Thursday, April 3, 2008

Book Review: Adam, by Ted Dekker

I have recently finished reading Adam, Ted Dekker's latest thriller. Again, Dekker comes through with a page-turning tale of suspense and intrigue, much as he did in his best seller Thr3e. Before I get into the story, a short video of Ted Dekker talking about the book:

Dekker has clearly accomplished what he set out to do with this suspenseful novel. From the opening, the action is hot and will grab the reader's attention. I found it difficult to set the book aside long enough to go to sleep at night. When, finally, I was able to put the book down, I found the story replaying itself through my mind over, and over, until I could get back to where I left off and rejoin character Daniel Clark on his mission to find and stop the elusive serial killer "Adam."

One of the most shocking things about Dekker's latest thriller is that this book -- like his others, is published by Thomas Nelson publishers -- long time Bible publisher turned Christian fiction publishing house -- but doesn't feel like Christian fiction. The genre, however, is Fiction / Thrillers / General. Nothing to be said on the card catalog about Christian fiction, other than a credit for any scripture references in the book to the King James Version of the Bible. In typical Dekker fashion, the author comes through with a compelling story that does not overtly preach a religious message.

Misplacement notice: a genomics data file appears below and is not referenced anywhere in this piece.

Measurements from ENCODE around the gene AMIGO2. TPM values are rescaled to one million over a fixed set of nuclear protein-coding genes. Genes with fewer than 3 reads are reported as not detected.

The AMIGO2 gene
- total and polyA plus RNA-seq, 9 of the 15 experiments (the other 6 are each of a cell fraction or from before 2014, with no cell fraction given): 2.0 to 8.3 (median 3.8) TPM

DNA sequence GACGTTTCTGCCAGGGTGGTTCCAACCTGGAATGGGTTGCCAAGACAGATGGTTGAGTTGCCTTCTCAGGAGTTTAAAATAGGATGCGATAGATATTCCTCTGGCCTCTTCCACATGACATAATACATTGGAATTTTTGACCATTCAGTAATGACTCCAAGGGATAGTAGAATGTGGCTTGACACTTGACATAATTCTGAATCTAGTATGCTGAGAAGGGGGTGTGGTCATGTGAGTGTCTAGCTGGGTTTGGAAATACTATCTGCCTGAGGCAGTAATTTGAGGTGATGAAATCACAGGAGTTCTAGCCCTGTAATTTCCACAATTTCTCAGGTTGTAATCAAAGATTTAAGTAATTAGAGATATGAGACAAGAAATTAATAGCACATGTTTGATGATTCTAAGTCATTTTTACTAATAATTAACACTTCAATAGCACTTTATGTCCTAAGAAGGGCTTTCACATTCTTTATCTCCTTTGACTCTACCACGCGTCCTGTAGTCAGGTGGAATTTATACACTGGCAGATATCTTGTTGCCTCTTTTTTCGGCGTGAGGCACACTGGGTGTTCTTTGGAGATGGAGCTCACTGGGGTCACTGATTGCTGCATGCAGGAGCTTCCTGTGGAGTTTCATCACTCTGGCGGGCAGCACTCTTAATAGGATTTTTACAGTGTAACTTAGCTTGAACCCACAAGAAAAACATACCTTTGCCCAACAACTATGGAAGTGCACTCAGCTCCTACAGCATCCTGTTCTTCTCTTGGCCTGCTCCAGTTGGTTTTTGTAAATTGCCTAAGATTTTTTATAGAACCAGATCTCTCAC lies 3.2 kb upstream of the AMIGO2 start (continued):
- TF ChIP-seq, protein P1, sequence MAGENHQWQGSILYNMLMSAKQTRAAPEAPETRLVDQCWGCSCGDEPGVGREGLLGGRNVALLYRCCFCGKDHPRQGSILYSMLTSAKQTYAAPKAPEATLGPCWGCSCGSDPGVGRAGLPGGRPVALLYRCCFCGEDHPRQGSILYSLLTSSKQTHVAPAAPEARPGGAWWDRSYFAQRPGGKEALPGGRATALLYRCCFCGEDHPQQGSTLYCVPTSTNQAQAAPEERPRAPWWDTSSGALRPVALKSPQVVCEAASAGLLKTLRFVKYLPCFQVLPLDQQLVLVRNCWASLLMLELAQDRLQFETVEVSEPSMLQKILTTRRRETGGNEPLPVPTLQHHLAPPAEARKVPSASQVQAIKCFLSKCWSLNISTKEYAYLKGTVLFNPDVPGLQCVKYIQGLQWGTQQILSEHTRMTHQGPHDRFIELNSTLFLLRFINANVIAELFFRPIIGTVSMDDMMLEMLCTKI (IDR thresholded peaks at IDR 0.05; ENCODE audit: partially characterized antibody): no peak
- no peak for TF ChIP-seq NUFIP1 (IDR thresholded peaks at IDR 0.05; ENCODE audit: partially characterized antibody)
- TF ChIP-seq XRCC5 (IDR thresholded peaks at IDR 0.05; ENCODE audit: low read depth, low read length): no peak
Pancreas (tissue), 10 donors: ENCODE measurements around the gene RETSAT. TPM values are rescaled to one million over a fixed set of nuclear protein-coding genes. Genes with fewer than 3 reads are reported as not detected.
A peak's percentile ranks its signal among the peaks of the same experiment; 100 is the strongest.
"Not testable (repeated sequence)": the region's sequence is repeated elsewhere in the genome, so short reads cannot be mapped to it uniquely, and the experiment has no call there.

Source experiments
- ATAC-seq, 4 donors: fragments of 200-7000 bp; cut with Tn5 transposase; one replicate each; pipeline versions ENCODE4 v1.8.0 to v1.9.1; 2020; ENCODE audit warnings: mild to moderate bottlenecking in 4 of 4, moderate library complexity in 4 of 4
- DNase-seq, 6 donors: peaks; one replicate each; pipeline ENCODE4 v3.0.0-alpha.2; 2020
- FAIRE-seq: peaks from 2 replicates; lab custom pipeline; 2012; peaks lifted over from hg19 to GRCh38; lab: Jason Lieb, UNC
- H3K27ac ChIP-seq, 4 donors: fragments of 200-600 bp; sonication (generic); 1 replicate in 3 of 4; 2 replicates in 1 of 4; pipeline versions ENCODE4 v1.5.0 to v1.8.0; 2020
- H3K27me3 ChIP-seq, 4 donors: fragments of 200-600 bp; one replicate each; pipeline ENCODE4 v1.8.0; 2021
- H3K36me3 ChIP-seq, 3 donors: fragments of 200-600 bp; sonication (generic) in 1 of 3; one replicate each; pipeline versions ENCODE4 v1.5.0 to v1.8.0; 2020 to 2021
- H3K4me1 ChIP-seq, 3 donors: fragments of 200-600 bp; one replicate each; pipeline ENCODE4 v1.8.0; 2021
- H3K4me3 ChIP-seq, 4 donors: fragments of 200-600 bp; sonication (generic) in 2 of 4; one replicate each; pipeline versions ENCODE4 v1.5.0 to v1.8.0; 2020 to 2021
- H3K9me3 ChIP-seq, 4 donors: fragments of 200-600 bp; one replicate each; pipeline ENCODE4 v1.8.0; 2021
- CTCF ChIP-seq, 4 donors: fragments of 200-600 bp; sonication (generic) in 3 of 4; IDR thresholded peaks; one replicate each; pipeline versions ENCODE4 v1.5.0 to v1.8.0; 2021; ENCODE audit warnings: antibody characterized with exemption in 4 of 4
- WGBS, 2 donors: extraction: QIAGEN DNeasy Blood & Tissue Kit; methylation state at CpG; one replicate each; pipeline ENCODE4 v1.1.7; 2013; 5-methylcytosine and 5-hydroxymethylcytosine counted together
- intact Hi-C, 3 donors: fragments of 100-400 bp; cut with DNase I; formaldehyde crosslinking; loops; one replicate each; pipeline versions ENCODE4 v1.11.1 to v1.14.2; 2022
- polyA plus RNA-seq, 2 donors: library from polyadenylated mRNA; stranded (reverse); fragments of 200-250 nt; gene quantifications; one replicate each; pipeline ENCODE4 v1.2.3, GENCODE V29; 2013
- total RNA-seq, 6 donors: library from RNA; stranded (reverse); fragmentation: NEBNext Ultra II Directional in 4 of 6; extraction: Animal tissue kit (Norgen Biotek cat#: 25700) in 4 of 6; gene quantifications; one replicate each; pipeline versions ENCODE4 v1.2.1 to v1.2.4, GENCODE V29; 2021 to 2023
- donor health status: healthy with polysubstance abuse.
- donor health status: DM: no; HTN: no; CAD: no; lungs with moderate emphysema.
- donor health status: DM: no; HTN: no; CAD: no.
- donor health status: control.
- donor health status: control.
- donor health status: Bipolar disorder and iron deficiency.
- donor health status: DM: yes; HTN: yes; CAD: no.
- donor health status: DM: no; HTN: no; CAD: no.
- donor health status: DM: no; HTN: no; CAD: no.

The version of Adam that I read was the "Exclusive Christian Retail Edition," which boasts a bonus chapter, which wraps up the story nicely in an ending that tells us just what Dekker's religious message in this book is. This, to my knowledge, is a first for Dekker. He has crafted a tale that could have easily been published by any publishing house, with no overt Christian message, and packaged it in a special edition that delivers that Christian message that Dekker fans are used to finding buried deep within the prose.

Why is this a good thing? Simple: Dekker fans everywhere are much like the fans of Stephen King -- they are counting the days until his next release, then flocking to bookstores or online sites to make their purchase on the day of release (I, for one, have already pre-ordered his next two books). Those who might not be so familiar yet with the works of Dekker, or maybe who aren't big fans of Christian fiction, now have a book by Dekker that they can grab and read that doesn't look or sound like Christian fiction. Something to get them hooked by the Dekker style. Something that will hopefully draw them to other works by Dekker -- works that might deliver a message that they wouldn't otherwise receive.

Here is one fan's interpretation of Adam:

Whether you're a long time fan of the author, his works, or Christian fiction in general -- or someone who has shied away from them for quite some time -- you really must give Adam a read. It's a story unlike anything you've ever read.


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